Today, marks the 56th anniversary of Rosa Parks’ refusal to obey bus driver James F. Blake’s order that she give up her seat to make room for a white passenger in Montgomery, Alabama. Her refusal to move started the Montgomery Bus Boycott which damaged the services of the Montgomery bus company and led to the lifting of the segregation law on public buses.
Although some of us were taught that Ms. Park’s refusal to move was motivated by none other reason than fatigue, she set the record straight in her autobiography titled My Story.
“People always say that I didn’t give up my seat because I was tired, but that isn’t true. I was not tired physically, or no more tired than I usually was at the end of a working day. I was not old, although some people have an image of me as being old then. I was forty-two. No, the only tired I was, was tired of giving in.”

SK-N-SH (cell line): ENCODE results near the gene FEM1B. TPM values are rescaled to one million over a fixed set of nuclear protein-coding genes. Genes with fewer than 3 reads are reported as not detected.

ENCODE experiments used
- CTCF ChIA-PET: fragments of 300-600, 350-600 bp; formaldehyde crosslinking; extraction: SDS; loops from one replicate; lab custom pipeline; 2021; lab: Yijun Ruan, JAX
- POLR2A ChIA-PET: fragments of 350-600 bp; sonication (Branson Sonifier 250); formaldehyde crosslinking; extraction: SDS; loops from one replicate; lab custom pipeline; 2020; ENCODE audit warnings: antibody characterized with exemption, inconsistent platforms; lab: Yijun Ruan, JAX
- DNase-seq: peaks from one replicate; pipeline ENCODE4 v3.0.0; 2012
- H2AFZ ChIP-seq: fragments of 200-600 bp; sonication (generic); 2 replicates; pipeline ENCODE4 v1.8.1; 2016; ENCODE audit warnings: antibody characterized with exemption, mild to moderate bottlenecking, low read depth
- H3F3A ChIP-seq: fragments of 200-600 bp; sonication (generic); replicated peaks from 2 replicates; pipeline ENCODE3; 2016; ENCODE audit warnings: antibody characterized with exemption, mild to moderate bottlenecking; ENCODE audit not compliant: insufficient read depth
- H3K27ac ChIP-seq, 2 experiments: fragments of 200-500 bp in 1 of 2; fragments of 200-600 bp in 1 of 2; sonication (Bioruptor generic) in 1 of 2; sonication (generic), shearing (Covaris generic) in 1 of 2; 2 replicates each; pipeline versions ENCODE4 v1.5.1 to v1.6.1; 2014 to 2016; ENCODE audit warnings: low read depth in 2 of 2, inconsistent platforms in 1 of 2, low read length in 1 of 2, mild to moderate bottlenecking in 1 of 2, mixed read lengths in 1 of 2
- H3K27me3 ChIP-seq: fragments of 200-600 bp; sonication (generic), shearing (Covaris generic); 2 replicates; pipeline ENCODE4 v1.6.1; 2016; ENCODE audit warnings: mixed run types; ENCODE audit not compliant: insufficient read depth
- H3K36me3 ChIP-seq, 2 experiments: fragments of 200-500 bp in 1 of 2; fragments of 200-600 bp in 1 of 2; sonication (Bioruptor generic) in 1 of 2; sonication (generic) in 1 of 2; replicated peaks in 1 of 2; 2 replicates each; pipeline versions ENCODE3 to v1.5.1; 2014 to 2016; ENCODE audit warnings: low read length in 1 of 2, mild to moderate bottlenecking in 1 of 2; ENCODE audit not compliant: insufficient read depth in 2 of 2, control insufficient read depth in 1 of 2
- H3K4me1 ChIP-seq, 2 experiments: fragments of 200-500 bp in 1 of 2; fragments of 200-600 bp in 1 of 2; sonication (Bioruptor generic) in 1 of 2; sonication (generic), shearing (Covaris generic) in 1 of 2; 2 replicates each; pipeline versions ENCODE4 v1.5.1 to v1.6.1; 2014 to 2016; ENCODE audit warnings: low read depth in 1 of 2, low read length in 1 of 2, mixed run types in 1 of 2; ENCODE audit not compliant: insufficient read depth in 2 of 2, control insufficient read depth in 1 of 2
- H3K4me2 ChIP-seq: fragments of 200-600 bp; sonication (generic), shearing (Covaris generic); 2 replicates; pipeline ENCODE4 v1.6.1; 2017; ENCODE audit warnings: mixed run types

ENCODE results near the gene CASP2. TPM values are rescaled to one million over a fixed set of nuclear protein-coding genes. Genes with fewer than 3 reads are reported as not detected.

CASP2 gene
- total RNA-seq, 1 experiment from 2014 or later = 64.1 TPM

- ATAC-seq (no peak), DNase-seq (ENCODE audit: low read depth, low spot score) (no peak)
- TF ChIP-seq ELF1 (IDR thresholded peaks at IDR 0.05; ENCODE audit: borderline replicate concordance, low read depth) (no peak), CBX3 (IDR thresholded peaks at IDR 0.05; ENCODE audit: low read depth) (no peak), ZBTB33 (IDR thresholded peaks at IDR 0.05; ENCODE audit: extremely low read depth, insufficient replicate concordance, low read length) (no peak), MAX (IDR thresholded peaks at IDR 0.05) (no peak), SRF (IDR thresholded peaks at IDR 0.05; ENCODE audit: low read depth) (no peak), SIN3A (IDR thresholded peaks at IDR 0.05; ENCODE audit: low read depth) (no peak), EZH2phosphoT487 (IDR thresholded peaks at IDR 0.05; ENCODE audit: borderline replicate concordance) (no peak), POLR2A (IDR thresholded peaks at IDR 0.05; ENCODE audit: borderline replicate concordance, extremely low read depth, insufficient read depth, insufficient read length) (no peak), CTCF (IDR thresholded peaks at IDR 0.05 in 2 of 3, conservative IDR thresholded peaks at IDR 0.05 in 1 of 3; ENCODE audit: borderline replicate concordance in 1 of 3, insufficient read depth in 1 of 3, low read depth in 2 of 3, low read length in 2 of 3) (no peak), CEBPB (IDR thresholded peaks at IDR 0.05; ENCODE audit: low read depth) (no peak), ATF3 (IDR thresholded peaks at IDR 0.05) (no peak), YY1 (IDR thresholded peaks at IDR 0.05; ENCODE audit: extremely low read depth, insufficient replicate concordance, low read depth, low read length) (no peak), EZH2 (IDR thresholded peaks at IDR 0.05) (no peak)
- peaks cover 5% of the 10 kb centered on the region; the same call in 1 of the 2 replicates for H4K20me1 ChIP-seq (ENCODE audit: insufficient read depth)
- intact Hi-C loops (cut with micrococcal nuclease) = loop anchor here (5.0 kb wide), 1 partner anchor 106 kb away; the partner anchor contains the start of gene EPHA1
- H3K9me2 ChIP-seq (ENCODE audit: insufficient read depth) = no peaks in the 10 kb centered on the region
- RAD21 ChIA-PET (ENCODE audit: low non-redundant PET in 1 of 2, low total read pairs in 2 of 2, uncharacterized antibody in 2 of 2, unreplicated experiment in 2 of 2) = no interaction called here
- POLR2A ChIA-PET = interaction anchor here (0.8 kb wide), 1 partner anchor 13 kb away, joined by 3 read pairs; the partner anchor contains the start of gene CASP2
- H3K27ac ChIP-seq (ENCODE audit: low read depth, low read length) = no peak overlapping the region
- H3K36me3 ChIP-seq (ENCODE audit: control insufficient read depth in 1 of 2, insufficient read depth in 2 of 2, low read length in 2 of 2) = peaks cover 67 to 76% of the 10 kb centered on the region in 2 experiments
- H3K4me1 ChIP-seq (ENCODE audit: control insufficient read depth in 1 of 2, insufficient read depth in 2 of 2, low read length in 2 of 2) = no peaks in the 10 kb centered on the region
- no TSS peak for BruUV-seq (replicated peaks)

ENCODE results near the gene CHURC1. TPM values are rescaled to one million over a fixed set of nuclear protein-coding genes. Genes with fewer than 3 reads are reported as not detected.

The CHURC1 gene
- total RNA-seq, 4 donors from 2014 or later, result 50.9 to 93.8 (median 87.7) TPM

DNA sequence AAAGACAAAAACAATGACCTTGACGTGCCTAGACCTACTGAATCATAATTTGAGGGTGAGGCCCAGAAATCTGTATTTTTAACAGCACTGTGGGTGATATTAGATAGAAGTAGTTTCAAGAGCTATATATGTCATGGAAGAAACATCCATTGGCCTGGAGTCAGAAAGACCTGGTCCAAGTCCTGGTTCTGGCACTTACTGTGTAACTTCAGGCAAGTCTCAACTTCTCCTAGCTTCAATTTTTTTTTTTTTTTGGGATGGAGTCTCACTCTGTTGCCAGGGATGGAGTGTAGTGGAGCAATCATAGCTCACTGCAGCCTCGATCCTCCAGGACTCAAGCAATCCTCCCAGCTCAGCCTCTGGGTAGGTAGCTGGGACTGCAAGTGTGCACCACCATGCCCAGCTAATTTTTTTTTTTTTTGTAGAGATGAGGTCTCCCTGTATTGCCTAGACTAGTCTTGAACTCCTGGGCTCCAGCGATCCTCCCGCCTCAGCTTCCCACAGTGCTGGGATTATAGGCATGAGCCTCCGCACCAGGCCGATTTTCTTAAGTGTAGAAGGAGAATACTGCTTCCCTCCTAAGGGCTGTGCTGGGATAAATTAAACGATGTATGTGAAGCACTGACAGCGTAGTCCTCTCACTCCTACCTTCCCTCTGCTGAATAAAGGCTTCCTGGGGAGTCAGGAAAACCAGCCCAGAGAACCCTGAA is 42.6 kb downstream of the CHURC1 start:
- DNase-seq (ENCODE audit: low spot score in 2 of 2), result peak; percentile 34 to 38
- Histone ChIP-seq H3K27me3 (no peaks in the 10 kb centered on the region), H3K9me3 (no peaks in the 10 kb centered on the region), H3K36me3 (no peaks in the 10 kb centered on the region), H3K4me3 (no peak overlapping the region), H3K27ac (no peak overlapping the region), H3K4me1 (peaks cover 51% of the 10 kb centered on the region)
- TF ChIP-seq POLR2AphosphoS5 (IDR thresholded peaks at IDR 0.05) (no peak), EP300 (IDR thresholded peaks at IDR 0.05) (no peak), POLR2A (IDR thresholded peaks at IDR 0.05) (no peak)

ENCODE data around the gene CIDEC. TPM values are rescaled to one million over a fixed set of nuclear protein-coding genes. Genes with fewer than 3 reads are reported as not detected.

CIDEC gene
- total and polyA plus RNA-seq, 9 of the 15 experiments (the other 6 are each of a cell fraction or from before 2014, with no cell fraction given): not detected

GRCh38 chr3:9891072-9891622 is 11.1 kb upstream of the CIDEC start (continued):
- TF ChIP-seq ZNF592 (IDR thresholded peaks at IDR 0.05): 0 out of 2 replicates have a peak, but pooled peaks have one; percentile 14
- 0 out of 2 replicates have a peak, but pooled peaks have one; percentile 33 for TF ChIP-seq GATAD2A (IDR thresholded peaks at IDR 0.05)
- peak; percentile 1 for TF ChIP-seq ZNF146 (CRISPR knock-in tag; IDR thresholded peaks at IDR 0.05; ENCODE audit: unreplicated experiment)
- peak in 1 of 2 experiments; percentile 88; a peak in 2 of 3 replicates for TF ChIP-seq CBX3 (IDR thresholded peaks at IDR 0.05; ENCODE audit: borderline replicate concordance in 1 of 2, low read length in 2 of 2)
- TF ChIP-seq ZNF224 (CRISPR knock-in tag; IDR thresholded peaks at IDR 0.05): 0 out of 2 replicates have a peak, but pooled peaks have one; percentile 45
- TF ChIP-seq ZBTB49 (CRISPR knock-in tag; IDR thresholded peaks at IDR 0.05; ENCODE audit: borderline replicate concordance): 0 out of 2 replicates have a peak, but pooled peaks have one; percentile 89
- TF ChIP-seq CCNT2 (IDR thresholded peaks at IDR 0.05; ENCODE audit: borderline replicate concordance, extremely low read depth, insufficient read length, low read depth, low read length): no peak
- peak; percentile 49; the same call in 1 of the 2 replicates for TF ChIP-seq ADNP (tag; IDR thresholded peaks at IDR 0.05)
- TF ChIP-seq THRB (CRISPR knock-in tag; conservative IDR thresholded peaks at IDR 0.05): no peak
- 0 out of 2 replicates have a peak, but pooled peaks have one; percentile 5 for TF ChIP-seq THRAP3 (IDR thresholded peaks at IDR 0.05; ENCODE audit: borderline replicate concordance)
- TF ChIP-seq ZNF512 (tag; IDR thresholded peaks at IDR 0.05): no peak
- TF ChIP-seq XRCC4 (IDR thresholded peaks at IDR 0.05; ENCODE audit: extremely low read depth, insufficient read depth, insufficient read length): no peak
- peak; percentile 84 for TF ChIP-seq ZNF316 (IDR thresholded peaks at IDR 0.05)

As Mahatma Gandhi once said, “First they ignore you, then they laugh at you, then they fight you, then you win.”
We can all learn from both Ms. Parks and Mr. Gandhi when faced with the ongoing discrimination against us. But in particular, Latinos living in the U.S. must never be deterred from moving forward. As Rosa Park’s actions demonstrate once you rise and understand that you deserve better, others will join you, the status quo will be challenged and your cause will prevail. Pa’lante!
We support, sponsor, write and showcase current events in the Arts, history, politics as well as community service. Please feel free to email us at email@example.com. Join our Facebook page, www.facebook.com/palantelatino.